Farewell, ‘school on the hill’

Emotions swell in Norwood as beloved building comes down

The old Norwood High is being demolished in sections. The new high school has traces of its predecessor, such as a grand entrance and clock tower. The old Norwood High is being demolished in sections. The new high school has traces of its predecessor, such as a grand entrance and clock tower. (Dina Rudick/Globe Staff)
By Jennette Barnes
Globe Correspondent / July 28, 2011

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NORWOOD - Before long, what remains of the venerable old Norwood High School will be torn down. Behind it stands a state-of-the-art high school, set to open in September, with a new clock tower mimicking the old as if saluting a wise old general.

The new tower gleams white in the sun, nearly identical to the one it will replace. Here, too, are the tall, slender columns and triangular pediment that gave Norwood High the noble appearance of a university building facing a broad green.

The resemblance made saying goodbye more bearable, but it hasn’t been easy for this proud community from which thousands of people turned out for a farewell last month at the old “school on the hill’’ - a nickname immortalized in the school song.

When the new school was built, Jerry Miller, president of the alumni association, felt like he was having his cake and eating it, too - cherishing the old while embracing the new. But he couldn’t help his mixed feelings when he visited the site last week and saw one wing being demolished. “It’s progress,’’ he said. “The school has to come down sooner or later. When you see it, it hits you and you say, ‘There it goes.’’’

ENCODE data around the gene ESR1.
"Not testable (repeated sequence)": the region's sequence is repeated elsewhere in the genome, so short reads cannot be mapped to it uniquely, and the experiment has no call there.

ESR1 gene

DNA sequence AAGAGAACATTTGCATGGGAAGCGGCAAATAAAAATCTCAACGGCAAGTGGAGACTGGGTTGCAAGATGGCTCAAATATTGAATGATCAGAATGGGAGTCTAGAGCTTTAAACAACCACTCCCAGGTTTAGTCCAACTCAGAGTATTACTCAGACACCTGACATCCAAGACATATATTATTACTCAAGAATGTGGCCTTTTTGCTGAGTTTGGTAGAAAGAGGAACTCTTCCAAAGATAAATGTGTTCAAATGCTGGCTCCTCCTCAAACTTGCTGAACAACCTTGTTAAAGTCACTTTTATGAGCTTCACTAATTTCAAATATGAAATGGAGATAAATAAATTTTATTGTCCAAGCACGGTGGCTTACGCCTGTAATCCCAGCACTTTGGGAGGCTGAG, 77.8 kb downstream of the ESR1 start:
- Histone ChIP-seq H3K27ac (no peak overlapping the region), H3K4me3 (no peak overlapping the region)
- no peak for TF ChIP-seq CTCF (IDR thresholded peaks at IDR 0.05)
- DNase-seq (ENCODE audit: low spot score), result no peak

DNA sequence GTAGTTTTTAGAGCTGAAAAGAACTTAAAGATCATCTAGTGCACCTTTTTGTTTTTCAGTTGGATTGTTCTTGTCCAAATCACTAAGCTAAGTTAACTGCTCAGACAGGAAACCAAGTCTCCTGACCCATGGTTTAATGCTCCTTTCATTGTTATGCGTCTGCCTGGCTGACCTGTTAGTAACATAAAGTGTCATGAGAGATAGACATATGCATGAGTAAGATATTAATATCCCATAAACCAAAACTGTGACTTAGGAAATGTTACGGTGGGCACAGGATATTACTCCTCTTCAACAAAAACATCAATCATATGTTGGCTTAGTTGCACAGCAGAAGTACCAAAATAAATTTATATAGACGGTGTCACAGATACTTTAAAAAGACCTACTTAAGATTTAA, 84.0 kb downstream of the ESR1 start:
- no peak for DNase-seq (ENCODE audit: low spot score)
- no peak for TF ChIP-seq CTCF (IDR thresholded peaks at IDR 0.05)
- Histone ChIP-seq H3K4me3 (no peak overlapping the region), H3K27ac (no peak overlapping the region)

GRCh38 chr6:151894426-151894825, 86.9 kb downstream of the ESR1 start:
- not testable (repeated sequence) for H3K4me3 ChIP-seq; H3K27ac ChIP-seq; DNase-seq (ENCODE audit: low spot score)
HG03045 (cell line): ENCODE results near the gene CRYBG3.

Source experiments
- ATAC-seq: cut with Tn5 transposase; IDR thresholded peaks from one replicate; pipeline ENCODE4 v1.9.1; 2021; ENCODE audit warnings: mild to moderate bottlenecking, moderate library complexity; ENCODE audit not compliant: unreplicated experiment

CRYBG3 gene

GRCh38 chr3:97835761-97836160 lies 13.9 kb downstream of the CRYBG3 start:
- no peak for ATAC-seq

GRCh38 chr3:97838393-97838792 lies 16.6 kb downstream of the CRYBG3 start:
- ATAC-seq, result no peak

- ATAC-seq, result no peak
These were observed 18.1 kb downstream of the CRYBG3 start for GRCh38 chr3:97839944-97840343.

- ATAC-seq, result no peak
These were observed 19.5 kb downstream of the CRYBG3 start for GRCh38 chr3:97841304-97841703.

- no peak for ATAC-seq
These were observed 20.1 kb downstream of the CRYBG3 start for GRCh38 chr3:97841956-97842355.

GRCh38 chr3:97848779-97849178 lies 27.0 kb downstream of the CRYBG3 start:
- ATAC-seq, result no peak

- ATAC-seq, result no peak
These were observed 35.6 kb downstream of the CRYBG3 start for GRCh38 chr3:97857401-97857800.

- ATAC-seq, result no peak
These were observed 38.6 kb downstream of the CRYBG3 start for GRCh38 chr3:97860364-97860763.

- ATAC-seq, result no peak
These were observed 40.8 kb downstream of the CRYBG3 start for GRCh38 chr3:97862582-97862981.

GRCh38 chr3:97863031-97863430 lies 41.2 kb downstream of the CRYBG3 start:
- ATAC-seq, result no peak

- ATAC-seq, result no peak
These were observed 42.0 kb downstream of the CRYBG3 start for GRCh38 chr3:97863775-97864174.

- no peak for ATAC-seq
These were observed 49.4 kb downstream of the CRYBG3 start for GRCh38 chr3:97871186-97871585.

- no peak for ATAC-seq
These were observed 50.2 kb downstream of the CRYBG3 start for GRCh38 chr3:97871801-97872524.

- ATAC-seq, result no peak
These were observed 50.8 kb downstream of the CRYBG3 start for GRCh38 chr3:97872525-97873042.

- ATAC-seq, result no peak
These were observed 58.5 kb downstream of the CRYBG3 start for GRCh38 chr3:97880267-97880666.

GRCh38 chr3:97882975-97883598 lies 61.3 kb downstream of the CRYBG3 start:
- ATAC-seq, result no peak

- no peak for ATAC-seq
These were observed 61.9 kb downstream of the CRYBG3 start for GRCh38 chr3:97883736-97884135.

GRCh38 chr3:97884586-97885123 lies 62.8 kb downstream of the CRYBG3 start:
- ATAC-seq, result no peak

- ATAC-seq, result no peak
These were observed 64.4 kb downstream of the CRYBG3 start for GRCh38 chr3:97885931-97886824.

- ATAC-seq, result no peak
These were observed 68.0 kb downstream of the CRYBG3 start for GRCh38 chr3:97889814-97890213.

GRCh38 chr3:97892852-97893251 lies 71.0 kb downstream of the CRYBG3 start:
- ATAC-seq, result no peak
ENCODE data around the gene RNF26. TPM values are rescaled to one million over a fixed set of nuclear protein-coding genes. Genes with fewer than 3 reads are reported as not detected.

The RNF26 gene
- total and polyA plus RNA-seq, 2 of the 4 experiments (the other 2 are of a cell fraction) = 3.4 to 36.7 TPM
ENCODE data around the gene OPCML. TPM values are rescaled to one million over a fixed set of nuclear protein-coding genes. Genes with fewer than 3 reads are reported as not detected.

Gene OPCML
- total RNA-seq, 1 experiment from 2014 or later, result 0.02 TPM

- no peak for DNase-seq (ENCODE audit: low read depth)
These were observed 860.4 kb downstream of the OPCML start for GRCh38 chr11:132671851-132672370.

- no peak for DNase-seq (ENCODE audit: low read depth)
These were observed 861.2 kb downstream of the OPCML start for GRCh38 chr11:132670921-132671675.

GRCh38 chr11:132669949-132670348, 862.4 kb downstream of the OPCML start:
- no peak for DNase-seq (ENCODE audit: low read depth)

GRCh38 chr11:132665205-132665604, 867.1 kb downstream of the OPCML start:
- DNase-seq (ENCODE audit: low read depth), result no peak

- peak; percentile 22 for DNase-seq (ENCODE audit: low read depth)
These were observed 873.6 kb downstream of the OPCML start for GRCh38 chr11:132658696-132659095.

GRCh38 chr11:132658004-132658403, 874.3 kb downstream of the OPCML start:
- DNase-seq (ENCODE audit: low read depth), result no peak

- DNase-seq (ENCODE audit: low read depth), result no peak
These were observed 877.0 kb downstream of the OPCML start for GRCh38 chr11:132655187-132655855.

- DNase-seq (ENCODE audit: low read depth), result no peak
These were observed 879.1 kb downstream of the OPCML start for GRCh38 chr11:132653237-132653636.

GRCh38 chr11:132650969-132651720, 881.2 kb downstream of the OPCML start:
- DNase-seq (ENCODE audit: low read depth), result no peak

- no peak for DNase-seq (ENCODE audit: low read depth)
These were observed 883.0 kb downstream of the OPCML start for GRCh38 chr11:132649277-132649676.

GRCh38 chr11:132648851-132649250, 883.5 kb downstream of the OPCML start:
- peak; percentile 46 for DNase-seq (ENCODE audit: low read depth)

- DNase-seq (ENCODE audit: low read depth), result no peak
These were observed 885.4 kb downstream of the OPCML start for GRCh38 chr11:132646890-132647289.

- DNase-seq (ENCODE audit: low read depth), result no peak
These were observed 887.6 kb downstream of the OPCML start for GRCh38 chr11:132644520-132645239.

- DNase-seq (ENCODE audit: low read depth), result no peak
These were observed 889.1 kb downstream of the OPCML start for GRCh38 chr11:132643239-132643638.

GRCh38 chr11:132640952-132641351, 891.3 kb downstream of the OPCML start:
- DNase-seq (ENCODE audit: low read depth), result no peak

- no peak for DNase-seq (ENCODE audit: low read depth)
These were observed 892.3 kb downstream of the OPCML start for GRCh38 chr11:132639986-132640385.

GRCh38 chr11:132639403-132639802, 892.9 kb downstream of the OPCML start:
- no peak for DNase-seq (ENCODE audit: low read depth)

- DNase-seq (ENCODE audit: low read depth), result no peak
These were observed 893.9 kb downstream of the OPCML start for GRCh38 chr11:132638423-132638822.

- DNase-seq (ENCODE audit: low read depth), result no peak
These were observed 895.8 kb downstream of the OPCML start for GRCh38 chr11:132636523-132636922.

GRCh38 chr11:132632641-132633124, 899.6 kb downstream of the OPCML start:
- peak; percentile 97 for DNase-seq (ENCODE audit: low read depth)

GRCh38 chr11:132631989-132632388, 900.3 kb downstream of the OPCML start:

In the last few weeks, moms from the neighborhood have steered their strollers past the site to give their little ones a look at the action. Three-year-old David Carreiro, seated next to his little brother Thomas, watched intently as a bulldozer stockpiled loam from the front lawn for reuse after the demolition.

Their mother, Nora Carreiro, said the old building was lovely on the outside, but that didn’t stop her from supporting a new school. “If they feel like they needed a new structure to accommodate people’s needs, I support that,’’ she said.

Another woman who lives nearby, who declined to give her name, said that she met her future husband in the halls of the school, but that she, too, supported the bittersweet demolition so her young son and daughter would have a 21st-century education.

They certainly will.

Far from the chalkboards of yesteryear and conventional dry-erase boards, each classroom in the new building will feature an interactive board on which teachers and students can view a projected computer screen and control the computer right from the board. The teacher can display worksheets, have students write on them with a stylus, and then mark and save them. Wireless access points are mounted on hallway ceilings.

In addition, the school offers a language laboratory, modern science and library facilities, an 800-seat theater with a deep stage, and a double-length gymnasium with 12 basketball hoops on two full-size courts. An elevated track overlooks the gym, and the railings around the track put school spirit on exuberant display: They are Norwood blue, decorated with gold silhouettes of mustangs, the school mascot.

The building is energy efficient, employing motion-detection lights and high-efficiency heat, using natural gas instead of oil. Solar panels cover the roof of the gym, and water will be collected from the roof for use in toilets. A central courtyard gives the classrooms plenty of natural light.

In the library, groupings of upholstered chairs lend a collegiate feel. The school also boasts a small lecture hall with theater seating. Colored blocks on the walls create a granite-like look in the gym and main hallways, a touch that assistant project manager Bryan Jarvis of Compass Project Management credits to Ai3 Architects. Called ground-face block, it’s inexpensive but attractive, he said.